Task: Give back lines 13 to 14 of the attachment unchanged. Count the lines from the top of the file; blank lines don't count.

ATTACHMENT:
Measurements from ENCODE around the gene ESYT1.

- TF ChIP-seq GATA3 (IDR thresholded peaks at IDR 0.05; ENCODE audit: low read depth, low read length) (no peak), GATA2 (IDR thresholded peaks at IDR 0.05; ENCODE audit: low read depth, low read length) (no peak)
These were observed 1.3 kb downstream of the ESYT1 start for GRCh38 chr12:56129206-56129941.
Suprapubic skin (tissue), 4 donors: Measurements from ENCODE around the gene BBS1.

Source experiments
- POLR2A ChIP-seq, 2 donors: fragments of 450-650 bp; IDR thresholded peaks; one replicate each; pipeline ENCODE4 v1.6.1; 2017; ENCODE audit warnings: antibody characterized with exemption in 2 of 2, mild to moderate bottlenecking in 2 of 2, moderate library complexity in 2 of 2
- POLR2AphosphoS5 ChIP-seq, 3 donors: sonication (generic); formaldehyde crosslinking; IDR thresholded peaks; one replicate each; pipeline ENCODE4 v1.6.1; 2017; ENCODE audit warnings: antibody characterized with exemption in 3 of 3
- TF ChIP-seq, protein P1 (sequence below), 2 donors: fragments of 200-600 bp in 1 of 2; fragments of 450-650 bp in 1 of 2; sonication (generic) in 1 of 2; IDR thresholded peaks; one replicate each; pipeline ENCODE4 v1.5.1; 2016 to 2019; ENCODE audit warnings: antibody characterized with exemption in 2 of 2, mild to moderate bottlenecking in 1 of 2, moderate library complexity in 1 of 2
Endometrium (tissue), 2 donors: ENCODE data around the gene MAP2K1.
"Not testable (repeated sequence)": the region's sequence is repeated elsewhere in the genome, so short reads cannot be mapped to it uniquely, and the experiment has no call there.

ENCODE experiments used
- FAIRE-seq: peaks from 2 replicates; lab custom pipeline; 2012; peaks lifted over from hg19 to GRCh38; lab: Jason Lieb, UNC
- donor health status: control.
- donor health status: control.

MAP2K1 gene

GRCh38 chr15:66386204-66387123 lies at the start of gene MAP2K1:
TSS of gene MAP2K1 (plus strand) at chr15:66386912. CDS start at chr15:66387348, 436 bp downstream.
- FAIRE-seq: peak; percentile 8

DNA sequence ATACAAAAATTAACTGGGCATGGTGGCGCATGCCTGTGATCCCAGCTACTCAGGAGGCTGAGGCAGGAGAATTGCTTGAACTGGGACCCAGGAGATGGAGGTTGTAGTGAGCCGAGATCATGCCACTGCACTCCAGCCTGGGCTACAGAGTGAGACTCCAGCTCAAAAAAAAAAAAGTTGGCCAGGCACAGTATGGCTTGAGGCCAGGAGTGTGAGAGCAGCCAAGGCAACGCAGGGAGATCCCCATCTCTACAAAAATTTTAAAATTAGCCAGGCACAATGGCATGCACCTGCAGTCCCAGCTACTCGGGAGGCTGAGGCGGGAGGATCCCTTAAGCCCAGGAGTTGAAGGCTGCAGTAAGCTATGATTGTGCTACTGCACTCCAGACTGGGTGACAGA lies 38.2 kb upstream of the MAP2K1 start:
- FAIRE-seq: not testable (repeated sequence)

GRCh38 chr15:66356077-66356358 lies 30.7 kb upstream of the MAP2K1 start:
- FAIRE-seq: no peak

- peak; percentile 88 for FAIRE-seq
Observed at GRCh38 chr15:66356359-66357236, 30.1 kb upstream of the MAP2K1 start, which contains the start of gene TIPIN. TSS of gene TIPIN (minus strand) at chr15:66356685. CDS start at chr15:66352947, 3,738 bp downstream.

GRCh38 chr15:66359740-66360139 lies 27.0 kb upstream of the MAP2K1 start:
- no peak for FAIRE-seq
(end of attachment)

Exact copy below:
- donor health status: control.
- donor health status: control.